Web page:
Posts Tagged ‘OrganizationHabits’

Huffington Post Article: 10 Painless Ways To Change Your Messy, Messy Habits

Thursday, October 9th, 2014

10 Painless Ways To Change Your Messy, Messy Habits

By: Brie Dyas with Huffington Post

If you’re the type who considers the act of maintaining an organized (and spotless) home a waste of time, prepare to have your world rocked. “Clean people” know that you don’t have to devote hours upon hours to keep your living space from becoming a chaotic mess. You just have to adopt a few simple habits that can be painlessly incorporated into your daily routine. We caught up with Jolie Kerr, author of “My Boyfriend Barfed In My Handbag…And Other Things You Can’t Ask Martha” (Penguin, 2014) and our favorite expert on all things clean, about the foolproof ways to avoid a life lived among cat-sized dust bunnies. These tips can’t completely undo a lifetime of bad habits, but they’re a very easy start. We’ll take it room by room.

In The Bedroom

1. Make your bed on a daily basis.

Right after you get out of the bed. Not “I’m about to go to sleep, so I’m going to make my bed now.” Kerr has already debunked pretty much every excuse you’ll have about why you shouldn’t make your bed. Instead, we’ll briefly rattle off the benefits of doing so: It makes the room look neater, it keeps your comforter from your probably-not-vacuumed-recently floor and it is one less thing you’ll have to do at night. If you’re truly lazy, Kerr has given us her blessing about simplifying your bedding to just a comforter, a bottom sheet and a few pillows. You won’t have to do anything more than re-position your pillows and comforter.

2. Throw your clothes into a hamper, not on the floor.

If you’re using a laundry bag, stop. If you’re using your floor as some sort of giant hamper or closet alternative, definitely stop. A proper hamper is where dirty clothes go, immediately, until you can get them into the laundry. Obvious? Yes. Unnecessary advice for many? No.

In The Living Room


Divorced Moms Article: 7 Habits of Highly Effective Single Moms

Thursday, October 2nd, 2014

7 Habits of Highly Effective Single Moms

By: Terry Gaspard with Divorced Moms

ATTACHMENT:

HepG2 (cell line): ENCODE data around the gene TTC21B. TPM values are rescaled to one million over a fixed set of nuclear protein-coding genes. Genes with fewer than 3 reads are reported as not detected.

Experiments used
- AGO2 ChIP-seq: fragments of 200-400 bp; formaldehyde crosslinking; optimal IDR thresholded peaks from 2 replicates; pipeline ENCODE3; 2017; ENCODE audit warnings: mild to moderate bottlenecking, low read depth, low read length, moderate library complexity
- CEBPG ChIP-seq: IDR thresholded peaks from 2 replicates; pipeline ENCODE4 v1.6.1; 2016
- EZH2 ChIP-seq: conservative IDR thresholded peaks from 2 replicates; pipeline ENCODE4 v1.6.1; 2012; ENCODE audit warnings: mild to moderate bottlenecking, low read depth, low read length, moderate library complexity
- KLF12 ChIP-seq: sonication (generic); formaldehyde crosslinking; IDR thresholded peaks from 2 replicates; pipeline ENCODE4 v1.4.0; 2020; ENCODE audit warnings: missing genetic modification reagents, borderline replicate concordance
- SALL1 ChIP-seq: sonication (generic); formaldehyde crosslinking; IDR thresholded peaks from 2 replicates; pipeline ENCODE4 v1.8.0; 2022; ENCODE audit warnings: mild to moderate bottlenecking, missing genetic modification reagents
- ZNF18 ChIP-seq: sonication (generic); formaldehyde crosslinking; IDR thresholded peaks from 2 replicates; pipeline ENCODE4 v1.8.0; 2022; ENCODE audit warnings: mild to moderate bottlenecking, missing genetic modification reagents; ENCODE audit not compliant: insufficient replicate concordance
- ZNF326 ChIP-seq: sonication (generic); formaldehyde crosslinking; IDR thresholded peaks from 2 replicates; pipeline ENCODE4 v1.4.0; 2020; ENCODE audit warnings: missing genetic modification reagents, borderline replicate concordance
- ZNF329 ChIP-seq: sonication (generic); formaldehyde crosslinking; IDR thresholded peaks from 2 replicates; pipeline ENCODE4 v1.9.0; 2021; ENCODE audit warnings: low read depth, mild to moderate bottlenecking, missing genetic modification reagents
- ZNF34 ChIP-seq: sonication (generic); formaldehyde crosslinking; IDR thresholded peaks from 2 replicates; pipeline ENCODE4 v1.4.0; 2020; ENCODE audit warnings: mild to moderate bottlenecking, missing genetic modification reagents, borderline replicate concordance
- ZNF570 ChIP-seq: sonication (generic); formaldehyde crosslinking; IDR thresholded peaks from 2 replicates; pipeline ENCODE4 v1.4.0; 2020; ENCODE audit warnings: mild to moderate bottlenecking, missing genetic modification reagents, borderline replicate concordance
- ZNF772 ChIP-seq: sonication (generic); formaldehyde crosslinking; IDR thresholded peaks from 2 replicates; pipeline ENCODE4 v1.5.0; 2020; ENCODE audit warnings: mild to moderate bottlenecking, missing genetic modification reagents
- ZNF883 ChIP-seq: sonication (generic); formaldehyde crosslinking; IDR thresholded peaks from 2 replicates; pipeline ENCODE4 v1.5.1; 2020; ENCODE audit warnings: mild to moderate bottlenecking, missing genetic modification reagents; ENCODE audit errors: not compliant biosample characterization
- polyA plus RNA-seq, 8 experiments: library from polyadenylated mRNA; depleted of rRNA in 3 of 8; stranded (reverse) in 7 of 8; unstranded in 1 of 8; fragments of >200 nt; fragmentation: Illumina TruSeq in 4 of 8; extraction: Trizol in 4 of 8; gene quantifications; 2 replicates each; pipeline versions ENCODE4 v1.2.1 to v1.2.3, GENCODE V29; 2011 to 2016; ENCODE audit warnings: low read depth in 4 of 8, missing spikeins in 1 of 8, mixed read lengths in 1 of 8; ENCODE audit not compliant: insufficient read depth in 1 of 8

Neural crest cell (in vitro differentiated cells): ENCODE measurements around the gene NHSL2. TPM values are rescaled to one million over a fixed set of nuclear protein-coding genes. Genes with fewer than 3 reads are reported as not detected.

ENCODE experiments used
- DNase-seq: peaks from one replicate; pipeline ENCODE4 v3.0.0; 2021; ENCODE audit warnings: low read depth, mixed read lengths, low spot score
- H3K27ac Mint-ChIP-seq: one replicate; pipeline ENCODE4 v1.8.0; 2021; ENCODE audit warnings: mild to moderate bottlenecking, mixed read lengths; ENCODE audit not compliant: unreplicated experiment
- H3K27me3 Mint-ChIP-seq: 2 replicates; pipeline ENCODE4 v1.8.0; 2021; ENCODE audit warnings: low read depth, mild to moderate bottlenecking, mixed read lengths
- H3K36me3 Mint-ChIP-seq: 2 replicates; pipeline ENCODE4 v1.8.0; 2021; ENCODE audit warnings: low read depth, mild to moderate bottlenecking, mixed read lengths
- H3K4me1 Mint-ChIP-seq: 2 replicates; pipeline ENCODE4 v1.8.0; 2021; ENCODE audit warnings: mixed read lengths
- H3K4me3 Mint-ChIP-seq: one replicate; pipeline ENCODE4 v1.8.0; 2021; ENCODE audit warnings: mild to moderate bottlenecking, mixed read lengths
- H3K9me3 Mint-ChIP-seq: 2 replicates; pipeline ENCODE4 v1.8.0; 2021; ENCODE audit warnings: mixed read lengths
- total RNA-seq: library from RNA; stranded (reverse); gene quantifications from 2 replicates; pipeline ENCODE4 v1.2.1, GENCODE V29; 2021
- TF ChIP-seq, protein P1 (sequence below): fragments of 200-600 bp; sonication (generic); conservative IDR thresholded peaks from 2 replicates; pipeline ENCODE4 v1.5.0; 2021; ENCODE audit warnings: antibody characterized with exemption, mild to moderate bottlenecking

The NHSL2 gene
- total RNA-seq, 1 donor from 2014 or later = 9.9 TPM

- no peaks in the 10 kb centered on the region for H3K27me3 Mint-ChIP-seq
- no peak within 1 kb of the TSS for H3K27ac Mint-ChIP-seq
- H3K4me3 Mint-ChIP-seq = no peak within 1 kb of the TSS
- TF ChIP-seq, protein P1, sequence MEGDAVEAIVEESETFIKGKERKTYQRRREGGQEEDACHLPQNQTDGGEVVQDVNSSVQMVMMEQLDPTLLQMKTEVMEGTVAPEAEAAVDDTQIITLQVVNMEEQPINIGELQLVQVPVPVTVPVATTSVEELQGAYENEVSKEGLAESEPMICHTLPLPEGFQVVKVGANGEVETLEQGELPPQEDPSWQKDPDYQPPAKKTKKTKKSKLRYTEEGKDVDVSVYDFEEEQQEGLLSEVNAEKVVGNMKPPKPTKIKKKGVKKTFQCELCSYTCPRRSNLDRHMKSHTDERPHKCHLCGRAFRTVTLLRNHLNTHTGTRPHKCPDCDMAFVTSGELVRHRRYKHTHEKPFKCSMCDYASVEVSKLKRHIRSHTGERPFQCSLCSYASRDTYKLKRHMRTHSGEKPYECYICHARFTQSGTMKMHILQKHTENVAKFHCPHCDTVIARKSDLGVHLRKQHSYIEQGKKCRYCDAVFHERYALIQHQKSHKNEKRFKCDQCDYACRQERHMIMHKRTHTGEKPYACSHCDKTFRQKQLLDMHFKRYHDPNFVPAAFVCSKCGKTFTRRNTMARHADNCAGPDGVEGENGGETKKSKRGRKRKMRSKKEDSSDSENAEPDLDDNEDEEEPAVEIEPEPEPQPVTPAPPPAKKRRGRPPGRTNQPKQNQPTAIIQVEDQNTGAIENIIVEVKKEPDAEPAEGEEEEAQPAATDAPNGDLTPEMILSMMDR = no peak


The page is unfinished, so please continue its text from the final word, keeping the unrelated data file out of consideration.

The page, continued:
There is definitely an art and a science to successful single parenting. Since I was raised by a single parent and raised two children solo for a few years, it’s worth mentioning that there is a silver lining to being a single mom. Fortunately, many moms gain self-confidence in their ability to handle challenges and their children become more determined and independent.

However, making the transition from married to single life won’t be easy for you or your children. It takes time to adjust to financial changes, expanded household and child care responsibilities and to being alone. It’s essential that you develop daily habits and routines to smooth the way for you and your children.

The key to successful single parenting is to reflect daily upon the importance of preparing for your new life and accepting that change is necessary. It will take time for you and your children to adjust to your new lifestyle but developing a positive mindset will help ease the transition.

Since I’ve always found paradigms and principles useful to setting goals, I will borrow habits from Stephen R. Covey’s 7 Habits of Highly Effective People and adapt them for single moms. In several cases, I borrowed his heading and in others, developed my own.

7 Habits of Effective Single Moms:

  1. Be proactive: Get support for yourself and your children. This includes counseling, social outlets and child care. Avoid playing the role of victim and remind yourself that things will get better over time.
  2. Create a positive vision: Take control of your life and develop a clear picture of where you are heading. Decide what your values are for raising your children and start with setting three goals that are meaningful to you. Keep in mind that it can take up to a month to see any change.
  3. Prioritize: Don’t sweat the small stuff and keep the focus on spending time with your kids and positive interactions. For instance, in our house we had pizza on Tuesday nights which gave us one week night to spend more time together when I wasn’t so focused on cooking and cleaning up. (more…)

Huffington Post Article: 7 Ridiculously Easy Things To Do Today To Have A Better Morning

Thursday, September 18th, 2014

7 Ridiculously Easy Things To Do Today To Have A Better Morning Tomorrow

By: Huffington Post

The most common complaint about mornings is that they’re, well, mornings. We know few people who actually enjoy waking up early — even more so in the winter, where you’re greeted with bracing cold and depressing darkness. While we can’t change that, we can offer you the ridiculously easy things you can do every day for a better morning.